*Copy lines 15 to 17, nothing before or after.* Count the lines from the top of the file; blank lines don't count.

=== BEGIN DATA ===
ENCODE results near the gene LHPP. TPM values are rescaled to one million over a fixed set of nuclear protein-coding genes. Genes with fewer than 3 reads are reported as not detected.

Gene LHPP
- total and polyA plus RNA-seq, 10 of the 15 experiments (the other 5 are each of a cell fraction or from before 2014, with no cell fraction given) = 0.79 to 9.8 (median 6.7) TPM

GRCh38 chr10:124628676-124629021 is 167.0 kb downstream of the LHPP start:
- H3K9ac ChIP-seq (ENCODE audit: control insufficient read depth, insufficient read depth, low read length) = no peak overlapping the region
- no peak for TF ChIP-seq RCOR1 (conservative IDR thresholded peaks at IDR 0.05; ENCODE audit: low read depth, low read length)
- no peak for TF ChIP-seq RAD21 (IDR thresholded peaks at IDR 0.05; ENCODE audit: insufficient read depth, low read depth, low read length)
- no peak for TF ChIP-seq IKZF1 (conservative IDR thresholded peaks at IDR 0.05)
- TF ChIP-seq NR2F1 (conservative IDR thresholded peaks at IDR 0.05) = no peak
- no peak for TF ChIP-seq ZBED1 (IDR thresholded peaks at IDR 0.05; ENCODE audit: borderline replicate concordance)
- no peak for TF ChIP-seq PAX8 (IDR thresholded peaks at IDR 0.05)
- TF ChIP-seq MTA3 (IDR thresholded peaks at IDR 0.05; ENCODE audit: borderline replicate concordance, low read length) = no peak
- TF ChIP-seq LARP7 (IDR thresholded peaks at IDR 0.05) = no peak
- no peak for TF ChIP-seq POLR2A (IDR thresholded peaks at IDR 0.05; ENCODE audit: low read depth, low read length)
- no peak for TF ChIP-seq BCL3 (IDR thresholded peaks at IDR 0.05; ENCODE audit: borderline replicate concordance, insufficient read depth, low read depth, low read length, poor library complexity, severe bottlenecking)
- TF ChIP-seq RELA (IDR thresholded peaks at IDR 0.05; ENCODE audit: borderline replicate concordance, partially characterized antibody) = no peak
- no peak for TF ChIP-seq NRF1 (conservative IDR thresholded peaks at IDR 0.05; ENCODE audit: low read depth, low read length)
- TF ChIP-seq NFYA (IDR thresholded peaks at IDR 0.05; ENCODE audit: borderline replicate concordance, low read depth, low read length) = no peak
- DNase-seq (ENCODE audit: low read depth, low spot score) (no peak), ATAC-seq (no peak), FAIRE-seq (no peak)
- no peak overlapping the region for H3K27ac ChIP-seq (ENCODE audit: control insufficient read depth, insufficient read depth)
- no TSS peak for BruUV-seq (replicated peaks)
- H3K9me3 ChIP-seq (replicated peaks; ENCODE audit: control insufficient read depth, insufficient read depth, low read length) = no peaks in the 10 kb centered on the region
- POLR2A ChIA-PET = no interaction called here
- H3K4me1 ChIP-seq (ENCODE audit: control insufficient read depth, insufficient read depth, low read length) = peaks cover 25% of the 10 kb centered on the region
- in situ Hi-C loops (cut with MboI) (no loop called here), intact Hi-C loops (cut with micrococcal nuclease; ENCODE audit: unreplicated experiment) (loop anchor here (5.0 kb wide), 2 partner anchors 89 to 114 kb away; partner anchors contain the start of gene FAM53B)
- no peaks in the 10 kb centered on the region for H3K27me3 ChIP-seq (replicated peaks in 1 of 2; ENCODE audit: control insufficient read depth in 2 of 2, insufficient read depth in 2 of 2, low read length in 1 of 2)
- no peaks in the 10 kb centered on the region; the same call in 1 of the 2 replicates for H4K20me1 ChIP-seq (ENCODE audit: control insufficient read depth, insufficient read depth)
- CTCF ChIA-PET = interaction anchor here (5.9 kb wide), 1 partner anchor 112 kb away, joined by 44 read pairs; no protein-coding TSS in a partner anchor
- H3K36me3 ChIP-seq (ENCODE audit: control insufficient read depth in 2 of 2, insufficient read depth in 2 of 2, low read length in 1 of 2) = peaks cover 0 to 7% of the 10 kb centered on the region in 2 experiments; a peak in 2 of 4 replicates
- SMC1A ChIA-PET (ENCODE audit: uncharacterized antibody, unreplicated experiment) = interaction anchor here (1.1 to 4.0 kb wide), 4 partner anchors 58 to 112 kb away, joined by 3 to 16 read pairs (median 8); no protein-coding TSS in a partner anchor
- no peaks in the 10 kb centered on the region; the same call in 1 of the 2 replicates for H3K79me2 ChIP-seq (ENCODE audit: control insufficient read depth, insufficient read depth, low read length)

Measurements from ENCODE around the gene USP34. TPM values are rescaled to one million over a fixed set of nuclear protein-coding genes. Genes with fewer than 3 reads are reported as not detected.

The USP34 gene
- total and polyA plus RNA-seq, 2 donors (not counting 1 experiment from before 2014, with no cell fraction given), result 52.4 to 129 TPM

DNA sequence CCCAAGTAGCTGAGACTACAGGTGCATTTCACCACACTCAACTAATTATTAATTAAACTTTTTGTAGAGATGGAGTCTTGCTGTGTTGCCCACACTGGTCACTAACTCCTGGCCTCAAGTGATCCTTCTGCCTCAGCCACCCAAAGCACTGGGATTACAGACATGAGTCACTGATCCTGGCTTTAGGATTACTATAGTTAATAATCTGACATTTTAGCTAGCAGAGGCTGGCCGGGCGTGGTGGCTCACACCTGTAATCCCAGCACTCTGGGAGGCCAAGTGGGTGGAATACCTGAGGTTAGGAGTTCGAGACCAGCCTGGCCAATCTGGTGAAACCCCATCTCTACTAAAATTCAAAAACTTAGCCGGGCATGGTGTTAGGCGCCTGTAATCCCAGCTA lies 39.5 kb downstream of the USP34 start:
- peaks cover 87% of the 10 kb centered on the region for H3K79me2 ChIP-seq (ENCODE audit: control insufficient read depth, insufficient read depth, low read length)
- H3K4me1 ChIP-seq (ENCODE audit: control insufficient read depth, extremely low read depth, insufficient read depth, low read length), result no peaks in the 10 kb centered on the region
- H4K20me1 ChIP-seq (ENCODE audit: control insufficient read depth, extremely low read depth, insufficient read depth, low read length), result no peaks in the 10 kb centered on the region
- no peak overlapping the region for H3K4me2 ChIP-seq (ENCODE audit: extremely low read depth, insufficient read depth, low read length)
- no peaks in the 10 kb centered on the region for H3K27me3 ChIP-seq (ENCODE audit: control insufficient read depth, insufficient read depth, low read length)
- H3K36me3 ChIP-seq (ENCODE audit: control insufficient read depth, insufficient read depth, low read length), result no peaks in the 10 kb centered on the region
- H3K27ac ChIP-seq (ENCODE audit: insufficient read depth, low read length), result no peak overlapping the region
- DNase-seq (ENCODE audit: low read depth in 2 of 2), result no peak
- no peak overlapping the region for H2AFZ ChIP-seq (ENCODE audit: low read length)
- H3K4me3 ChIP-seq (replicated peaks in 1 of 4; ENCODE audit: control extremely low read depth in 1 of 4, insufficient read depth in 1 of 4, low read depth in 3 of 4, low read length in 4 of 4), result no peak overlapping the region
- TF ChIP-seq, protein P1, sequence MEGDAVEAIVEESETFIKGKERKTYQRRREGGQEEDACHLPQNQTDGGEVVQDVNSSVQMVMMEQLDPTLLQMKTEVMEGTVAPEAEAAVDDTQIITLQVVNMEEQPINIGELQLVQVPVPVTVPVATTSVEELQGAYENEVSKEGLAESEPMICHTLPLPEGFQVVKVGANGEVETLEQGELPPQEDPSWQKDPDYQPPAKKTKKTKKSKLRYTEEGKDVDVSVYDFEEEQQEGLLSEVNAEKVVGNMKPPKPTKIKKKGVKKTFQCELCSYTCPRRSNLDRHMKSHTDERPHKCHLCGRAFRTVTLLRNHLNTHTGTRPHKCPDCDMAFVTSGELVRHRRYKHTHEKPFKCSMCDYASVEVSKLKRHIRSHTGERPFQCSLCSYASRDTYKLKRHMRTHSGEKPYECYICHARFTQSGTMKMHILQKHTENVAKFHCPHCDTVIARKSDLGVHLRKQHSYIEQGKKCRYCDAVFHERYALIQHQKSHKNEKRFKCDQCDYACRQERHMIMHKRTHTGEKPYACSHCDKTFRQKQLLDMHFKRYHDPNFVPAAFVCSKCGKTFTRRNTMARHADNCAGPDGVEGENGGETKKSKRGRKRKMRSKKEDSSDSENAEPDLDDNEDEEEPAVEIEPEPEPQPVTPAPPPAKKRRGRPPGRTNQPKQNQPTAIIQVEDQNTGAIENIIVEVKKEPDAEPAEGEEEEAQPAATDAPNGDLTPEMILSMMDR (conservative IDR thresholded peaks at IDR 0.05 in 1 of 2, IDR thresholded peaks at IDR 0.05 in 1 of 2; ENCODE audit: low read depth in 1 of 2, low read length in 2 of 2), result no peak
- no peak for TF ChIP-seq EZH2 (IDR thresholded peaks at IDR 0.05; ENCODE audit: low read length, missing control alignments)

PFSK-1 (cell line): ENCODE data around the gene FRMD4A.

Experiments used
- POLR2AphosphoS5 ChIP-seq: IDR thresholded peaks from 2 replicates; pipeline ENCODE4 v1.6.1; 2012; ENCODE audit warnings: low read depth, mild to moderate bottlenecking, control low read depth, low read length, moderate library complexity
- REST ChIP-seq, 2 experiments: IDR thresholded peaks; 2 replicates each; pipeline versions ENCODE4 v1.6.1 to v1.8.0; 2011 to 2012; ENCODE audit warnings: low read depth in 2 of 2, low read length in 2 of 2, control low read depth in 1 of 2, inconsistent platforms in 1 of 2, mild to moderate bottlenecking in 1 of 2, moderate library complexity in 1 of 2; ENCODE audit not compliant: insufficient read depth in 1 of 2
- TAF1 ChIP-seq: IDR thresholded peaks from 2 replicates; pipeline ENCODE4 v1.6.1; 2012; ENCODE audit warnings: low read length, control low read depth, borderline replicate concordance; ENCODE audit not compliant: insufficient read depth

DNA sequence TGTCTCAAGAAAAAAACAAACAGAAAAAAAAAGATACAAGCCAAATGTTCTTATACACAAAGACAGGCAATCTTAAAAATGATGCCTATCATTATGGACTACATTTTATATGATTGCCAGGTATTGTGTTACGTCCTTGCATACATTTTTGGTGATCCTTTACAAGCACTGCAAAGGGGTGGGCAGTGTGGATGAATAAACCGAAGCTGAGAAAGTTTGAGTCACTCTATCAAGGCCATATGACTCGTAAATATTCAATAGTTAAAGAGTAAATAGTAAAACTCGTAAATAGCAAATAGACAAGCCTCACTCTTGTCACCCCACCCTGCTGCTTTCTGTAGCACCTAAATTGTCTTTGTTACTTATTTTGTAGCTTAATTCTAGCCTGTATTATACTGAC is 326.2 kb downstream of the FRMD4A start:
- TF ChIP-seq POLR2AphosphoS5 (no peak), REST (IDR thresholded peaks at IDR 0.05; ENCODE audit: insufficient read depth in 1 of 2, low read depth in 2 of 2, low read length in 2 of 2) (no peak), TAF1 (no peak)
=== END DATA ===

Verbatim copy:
- no peak for TF ChIP-seq BCL3 (IDR thresholded peaks at IDR 0.05; ENCODE audit: borderline replicate concordance, insufficient read depth, low read depth, low read length, poor library complexity, severe bottlenecking)
- TF ChIP-seq RELA (IDR thresholded peaks at IDR 0.05; ENCODE audit: borderline replicate concordance, partially characterized antibody) = no peak
- no peak for TF ChIP-seq NRF1 (conservative IDR thresholded peaks at IDR 0.05; ENCODE audit: low read depth, low read length)